Applied psychology is the use of psychological methods and findings of scientific psychology to solve practical problems of human and animal behavior and experience. Mental health, organizational psychology, business management, education, health, product design, ergonomics, and law are just a few of the areas that have been influenced by the application of psychological principles and findings. Some of the areas of applied psychology include clinical psychology, counseling psychology, evolutionary psychology, industrial and organizational psychology, legal psychology, neuropsychology, occupational health psychology, human factors, forensic psychology, engineering psychology, school psychology, sports psychology, traffic psychology, community psychology, medical psychology. In addition, a number of specialized areas in the general field of psychology have applied branches (e.g., applied social psychology, applied cognitive psychology). However, the lines between sub-branch specializations and major applied psychology categories are often blurred. For example, a human factors psychologist might use a cognitive psychology theory. This could be described as human factor psychology or as applied cognitive psychology.
Psychology is the science of behavior and mind, including conscious and unconscious phenomena, as well as feeling and thought. It is an academic discipline of immense scope and diverse interests that, when taken together, seek an understanding of the emergent properties of brains, and all the variety of epiphenomena they manifest. As a social science it aims to understand individuals and groups by establishing general principles and researching specific cases.
Western psychologists accuse religion of repressing the vital energy of man and rendering his life quite miserable as a result of the sense of guilt which especially obsesses the religious people and makes them imagine that all their actions are sinful and can only be expiated through abstention from enjoying the pleasures of life. Those psychologists add that Europe lived in the darkness of ignorance as long as it adhered to its religion but once it freed itself from the fetters of religion, its emotions were liberated and accordingly it achieved wonders in the field of production.
Muhammad Qutb, Islam and Sexual Repression, chapter 4
The Savage interrupted him. "But isn't it natural to feel there's a God?"
"You might as well ask if it's natural to do up one's trousers with zippers," said the Controller sarcastically. "You remind me of another of those old fellows called Bradley. He defined philosophy as the finding of bad reason for what one believes by instinct. As if one believed anything by instinct! One believes things because one has been conditioned to believe them. Finding bad reasons for what one believes for other bad reasons–that's philosophy. People believe in God because they've been conditioned to.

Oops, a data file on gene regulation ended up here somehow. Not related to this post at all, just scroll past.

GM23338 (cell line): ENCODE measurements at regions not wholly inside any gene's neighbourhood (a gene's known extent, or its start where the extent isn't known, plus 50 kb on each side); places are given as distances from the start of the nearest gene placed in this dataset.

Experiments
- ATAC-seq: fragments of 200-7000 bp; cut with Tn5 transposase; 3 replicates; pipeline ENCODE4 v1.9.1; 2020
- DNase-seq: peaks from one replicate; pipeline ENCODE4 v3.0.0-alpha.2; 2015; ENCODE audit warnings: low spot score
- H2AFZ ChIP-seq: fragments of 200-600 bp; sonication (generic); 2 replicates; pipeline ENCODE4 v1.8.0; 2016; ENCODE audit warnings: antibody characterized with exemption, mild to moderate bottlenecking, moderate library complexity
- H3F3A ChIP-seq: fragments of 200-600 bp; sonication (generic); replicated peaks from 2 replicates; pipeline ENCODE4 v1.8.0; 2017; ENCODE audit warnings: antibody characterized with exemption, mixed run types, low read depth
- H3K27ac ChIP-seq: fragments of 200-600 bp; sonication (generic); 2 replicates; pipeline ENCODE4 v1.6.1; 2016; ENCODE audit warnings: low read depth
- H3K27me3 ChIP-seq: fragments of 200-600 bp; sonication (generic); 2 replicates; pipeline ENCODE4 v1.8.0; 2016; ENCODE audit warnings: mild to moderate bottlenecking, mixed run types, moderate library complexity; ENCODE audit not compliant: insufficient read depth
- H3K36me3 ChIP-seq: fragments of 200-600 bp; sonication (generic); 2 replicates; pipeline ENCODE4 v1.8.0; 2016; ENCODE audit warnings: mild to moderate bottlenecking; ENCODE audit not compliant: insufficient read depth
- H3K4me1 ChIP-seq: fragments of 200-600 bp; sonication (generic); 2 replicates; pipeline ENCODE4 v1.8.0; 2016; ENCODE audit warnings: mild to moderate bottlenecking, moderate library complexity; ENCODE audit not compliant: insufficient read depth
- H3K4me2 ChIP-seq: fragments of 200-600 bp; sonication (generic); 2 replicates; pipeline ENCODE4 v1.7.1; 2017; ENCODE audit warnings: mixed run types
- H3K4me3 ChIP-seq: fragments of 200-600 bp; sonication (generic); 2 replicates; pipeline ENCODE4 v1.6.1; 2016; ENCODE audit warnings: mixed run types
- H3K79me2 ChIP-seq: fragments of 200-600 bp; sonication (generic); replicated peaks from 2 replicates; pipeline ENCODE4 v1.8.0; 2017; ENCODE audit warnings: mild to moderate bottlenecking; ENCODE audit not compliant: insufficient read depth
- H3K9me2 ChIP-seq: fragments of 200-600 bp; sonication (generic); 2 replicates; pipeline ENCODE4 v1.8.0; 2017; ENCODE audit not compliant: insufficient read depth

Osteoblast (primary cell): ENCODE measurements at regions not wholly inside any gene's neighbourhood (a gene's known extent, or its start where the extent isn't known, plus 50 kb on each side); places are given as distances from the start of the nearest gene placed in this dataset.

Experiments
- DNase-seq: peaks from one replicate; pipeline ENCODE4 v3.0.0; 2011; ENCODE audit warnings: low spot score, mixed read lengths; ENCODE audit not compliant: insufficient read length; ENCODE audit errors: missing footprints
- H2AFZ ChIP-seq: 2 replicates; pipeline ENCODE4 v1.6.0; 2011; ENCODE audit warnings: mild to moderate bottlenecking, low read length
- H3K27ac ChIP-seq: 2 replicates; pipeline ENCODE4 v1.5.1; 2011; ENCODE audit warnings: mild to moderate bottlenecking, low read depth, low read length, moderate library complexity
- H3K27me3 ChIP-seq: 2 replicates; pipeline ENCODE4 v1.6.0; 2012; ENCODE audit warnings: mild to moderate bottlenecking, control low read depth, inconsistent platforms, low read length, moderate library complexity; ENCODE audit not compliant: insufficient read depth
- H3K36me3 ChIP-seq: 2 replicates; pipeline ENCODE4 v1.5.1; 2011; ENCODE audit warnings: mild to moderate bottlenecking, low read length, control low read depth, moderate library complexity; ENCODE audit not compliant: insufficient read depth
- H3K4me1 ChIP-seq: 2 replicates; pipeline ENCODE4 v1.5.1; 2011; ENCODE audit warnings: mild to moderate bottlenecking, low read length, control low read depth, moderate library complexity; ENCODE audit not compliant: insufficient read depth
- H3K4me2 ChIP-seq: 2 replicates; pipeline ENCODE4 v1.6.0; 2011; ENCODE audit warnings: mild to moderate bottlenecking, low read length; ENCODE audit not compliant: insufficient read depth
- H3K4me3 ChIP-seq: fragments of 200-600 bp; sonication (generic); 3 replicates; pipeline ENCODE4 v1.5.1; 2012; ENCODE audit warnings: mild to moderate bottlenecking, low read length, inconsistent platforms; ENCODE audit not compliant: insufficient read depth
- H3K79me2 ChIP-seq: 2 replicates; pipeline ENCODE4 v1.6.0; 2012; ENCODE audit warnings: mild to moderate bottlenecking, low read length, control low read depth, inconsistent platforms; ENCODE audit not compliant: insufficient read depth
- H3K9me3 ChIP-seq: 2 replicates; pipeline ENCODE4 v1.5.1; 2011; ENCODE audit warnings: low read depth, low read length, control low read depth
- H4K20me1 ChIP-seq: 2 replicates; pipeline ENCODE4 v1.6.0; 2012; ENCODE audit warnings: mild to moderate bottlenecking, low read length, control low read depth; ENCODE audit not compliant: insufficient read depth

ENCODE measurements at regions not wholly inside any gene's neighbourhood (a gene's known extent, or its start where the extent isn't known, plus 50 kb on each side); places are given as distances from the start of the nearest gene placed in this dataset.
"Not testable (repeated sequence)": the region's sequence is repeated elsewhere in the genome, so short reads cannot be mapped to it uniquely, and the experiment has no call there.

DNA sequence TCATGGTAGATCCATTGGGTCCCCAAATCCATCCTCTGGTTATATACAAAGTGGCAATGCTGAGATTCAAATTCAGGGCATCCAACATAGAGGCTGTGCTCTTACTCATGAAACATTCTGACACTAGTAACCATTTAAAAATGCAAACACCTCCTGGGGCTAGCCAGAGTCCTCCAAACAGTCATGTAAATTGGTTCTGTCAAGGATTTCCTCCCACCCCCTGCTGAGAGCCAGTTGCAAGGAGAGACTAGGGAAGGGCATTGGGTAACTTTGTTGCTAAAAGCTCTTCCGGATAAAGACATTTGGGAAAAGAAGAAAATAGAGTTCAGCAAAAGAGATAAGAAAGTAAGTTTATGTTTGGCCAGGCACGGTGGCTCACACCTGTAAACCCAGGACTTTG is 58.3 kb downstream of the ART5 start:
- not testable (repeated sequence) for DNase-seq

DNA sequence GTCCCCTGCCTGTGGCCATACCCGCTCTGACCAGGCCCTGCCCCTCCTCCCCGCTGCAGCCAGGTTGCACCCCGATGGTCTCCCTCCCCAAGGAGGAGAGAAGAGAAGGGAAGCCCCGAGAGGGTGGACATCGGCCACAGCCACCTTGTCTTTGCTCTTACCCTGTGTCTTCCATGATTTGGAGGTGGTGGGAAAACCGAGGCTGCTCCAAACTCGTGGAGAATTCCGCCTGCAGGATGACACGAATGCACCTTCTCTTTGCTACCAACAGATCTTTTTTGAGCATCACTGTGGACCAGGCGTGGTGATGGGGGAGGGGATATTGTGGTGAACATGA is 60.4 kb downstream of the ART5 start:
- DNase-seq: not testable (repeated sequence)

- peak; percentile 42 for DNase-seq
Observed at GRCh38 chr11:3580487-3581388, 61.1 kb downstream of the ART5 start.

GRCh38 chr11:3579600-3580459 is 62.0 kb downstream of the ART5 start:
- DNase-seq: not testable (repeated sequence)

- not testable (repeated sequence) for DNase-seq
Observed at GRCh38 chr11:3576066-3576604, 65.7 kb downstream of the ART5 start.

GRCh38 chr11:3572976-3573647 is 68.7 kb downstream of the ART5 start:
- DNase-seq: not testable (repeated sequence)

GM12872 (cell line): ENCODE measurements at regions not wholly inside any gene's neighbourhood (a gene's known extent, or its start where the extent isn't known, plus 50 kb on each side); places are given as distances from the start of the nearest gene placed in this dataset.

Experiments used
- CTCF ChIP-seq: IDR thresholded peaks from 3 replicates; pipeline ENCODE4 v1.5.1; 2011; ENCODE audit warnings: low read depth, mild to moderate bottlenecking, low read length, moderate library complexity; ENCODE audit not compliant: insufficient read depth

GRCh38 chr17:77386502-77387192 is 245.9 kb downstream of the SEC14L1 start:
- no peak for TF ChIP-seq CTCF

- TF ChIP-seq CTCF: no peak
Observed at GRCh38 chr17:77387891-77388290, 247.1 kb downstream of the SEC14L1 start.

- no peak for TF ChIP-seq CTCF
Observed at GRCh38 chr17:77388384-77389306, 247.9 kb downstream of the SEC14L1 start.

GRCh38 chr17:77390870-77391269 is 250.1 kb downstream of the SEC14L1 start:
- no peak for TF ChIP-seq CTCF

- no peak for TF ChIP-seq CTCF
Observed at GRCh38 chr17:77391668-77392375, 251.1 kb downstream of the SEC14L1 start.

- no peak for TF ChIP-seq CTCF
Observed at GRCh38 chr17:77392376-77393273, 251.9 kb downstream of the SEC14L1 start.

"But all the same," insisted the Savage, "it is natural to believe in God when you're alone–quite alone, in the night, thinking about death …"
"But people never are alone now," said Mustapha Mond. "We make them hate solitude; and we arrange their lives so that it's almost impossible for them ever to have it."
Aldous Huxley, Brave New World, chapter 17
We cannot describe how the mind is made without having good ways to describe complicated processes. Before computers, no languages were good for that. Piaget tried algebra and Freud tried diagrams; other psychologists used Markov Chains and matrices, but none came to much. Behaviorists, quite properly, had ceased to speak at all. Linguists flocked to formal syntax, and made progress for a time but reached a limit: transformational grammar shows the contents of the registers (so to speak), but has no way to describe what controls them. This makes it hard to say how surface speech relates to underlying designation and intent–a baby-and-bath-water situation. I prefer ideas from AI research because there we tend to seek procedural description first, which seems more appropriate for mental matters.
Marvin Minsky, in "Music, Mind, and Meaning" (1981)